1. Carcinoid Syndrome
    2. Cystic Fibrosis
    3. Gastropathy of Diabetes Mellitus
    4. Kwashiorkor
    5. Zollinger-Ellison Syndrome
    6. Alcoholism

V. Symptoms with milk product ingestion

  1. Moderate dairy intake (e.g. 8-12 ounces milk)
    1. Bloating
    2. Flatulence or gas
    3. Cramping Abdominal Pain
    4. Foul smelling stools
  2. Large dairy intake or severe intolerance
    1. More significant symptoms of those listed above
    2. Osmotic Diarrhea

VI. Signs

  1. No weight loss associated with malabsorption

VIII. Evaluation

  1. Consider empiric trial off dairy products
    1. Also Consider Elimination Diet
  2. Lactose Breath Hydrogen Test
  3. Lactose Tolerance Test (replaced by hydrogen test)

IX. Management

  1. See Lactose-Free Diet
    1. Do not completely eliminate dairy products
    2. Risk of Vitamin Deficiency
  2. Lactase enzyme replacement (e.g. Lactaid, Dairy Ease)

X. References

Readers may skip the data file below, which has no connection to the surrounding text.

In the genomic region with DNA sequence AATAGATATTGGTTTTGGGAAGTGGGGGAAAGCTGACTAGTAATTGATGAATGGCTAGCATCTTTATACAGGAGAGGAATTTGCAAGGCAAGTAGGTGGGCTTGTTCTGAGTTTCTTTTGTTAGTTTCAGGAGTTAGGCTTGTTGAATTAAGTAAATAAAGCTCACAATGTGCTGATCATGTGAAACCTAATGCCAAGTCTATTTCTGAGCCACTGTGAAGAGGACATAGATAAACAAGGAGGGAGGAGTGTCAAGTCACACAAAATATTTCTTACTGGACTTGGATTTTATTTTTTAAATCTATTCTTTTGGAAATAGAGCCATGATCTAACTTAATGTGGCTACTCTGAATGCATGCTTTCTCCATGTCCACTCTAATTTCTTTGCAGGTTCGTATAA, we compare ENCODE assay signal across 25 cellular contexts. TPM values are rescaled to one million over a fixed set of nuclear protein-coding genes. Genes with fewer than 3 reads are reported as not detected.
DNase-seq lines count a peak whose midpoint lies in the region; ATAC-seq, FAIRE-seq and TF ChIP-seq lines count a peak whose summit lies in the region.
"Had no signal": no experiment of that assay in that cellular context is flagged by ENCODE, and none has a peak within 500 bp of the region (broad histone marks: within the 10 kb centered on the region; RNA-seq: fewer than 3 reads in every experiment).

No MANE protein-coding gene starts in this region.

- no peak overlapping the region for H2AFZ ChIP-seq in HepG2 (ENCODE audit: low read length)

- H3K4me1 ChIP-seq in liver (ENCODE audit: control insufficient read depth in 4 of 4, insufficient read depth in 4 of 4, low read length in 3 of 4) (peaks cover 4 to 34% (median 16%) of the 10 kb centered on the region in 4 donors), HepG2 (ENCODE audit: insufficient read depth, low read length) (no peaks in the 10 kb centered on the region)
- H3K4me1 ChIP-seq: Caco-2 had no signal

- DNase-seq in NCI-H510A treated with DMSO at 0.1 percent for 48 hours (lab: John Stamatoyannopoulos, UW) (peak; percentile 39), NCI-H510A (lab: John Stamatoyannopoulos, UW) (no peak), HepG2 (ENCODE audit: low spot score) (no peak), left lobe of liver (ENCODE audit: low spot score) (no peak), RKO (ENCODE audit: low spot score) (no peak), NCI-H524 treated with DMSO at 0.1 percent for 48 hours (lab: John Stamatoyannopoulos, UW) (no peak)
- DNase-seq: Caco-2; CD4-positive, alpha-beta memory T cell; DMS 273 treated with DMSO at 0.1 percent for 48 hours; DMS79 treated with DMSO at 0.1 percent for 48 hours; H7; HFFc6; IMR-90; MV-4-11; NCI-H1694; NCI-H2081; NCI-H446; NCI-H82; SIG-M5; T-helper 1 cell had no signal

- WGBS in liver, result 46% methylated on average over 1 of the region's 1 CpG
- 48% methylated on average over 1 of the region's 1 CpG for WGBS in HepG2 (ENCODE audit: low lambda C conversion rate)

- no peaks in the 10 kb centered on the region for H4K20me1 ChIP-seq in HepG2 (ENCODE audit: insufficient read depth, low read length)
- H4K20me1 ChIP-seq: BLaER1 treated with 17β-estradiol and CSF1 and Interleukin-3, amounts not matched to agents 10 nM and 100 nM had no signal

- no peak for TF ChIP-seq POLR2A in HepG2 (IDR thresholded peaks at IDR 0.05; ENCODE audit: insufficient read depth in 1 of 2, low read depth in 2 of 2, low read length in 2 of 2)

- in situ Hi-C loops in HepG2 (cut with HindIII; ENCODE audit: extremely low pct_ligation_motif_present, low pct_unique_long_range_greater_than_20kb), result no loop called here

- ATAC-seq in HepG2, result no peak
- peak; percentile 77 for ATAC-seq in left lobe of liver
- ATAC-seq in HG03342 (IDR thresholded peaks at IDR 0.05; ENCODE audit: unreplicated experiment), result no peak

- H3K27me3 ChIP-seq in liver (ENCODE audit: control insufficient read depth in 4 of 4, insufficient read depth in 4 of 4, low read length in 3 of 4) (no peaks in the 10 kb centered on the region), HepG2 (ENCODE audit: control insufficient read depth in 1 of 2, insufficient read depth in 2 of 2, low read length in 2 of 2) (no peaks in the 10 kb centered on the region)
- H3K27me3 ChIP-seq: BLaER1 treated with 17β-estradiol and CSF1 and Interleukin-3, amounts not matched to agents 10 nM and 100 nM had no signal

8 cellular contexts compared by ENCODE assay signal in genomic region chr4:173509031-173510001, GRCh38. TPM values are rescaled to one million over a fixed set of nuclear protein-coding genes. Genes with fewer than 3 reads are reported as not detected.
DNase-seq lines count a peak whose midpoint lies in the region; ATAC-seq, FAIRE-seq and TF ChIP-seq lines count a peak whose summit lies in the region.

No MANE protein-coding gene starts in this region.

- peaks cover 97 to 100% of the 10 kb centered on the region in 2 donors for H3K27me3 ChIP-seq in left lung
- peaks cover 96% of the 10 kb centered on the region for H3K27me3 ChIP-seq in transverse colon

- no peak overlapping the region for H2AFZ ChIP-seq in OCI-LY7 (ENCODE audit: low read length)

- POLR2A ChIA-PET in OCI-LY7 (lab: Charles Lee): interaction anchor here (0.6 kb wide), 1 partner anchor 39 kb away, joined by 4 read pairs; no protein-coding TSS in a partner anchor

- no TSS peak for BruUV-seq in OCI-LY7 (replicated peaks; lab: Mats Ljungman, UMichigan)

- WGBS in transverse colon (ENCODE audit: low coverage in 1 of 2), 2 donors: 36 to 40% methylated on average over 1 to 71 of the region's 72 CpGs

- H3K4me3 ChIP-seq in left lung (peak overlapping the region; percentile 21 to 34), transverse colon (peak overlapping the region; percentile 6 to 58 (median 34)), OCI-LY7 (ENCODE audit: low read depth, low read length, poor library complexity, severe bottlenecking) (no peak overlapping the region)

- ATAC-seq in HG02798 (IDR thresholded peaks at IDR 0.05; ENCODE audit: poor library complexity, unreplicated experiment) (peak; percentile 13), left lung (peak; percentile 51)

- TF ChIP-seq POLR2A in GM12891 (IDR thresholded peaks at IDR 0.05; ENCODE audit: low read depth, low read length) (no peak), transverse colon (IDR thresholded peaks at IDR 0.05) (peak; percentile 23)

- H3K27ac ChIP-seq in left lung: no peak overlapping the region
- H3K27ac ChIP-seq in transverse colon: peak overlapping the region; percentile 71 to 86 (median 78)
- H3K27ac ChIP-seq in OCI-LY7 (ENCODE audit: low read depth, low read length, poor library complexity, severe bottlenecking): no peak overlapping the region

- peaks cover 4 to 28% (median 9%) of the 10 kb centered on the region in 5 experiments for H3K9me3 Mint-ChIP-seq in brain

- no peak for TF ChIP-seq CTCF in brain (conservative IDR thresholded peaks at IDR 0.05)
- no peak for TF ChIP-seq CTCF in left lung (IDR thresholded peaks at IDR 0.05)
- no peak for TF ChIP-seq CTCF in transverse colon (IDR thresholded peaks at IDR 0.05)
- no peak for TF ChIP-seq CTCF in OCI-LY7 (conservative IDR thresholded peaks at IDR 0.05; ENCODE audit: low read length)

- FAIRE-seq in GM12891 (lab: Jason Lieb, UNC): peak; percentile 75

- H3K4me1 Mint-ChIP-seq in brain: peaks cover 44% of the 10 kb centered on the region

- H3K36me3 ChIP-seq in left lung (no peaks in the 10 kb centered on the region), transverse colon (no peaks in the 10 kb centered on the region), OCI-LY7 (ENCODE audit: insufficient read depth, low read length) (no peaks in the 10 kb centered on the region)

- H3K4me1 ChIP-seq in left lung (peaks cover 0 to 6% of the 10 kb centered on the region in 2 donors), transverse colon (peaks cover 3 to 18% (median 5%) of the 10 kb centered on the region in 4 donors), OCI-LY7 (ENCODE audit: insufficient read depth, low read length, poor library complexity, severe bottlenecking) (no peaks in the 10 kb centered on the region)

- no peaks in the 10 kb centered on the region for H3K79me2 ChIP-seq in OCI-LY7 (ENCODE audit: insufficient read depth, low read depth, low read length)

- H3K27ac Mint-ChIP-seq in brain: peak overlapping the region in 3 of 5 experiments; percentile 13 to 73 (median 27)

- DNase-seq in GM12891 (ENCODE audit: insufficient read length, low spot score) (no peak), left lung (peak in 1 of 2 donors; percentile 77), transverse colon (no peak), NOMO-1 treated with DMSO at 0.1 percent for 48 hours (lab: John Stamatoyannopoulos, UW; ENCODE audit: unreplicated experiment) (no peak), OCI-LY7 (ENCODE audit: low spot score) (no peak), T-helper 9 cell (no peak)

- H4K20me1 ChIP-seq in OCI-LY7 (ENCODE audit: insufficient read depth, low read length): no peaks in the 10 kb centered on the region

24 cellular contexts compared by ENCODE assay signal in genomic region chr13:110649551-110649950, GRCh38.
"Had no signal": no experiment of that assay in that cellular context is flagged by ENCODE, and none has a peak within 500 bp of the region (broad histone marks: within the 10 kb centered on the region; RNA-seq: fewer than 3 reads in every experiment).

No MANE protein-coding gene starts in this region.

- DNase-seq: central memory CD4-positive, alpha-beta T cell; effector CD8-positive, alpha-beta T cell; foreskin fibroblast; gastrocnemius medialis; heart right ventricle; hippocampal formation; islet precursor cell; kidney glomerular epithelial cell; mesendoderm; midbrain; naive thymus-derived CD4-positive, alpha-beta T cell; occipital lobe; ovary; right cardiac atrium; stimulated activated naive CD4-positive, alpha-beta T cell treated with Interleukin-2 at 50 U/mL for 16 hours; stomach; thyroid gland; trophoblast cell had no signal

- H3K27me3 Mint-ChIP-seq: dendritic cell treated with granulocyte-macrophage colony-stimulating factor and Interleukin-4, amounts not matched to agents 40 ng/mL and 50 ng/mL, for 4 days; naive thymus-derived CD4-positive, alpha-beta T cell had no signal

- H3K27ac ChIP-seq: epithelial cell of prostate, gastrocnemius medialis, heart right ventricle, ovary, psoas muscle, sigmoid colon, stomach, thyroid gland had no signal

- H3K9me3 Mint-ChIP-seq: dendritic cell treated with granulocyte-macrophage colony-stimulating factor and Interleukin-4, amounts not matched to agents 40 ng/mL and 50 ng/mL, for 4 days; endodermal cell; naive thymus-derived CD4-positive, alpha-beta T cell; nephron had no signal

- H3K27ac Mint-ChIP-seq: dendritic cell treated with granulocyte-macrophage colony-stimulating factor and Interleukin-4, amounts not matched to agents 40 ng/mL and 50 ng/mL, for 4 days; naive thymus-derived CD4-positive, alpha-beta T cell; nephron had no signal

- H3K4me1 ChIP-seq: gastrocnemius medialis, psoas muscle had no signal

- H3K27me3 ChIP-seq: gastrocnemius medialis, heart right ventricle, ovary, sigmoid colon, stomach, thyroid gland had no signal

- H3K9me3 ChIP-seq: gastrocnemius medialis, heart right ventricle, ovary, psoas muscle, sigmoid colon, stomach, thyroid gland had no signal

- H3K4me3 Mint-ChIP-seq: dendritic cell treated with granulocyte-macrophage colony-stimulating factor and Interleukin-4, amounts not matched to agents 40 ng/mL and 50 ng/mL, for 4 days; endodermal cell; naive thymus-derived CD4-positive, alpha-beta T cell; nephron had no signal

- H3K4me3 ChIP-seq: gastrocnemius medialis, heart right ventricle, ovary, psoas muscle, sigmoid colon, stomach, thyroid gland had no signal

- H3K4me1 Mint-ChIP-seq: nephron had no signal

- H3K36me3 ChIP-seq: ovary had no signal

1. Melrad in Goldman (2000) Cecil Medicine, p. 719
  2. Swagerty (2002) Am Fam Physician 65(9):1845-50 [PubMed]

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Related Studies

Ontology: Lactose Intolerance (C0022951)

Definition (MEDLINEPLUS)

Lactose intolerance means that you cannot digest foods with lactose in them. Lactose is the sugar found in milk and foods made with milk. After eating foods with lactose in them, you may feel sick to your stomach. You may also have

  • Gas
  • Diarrhea
  • Swelling in your stomach

Your doctor may do a blood, breath or stool test to find out if your problems are due to lactose intolerance.

Lactose intolerance is not serious. Eating less food with lactose, or using pills or drops to help you digest lactose usually helps. You may need to take a calcium supplement if you don't get enough of it from your diet, since milk and foods made with milk are the most common source of calcium for most people.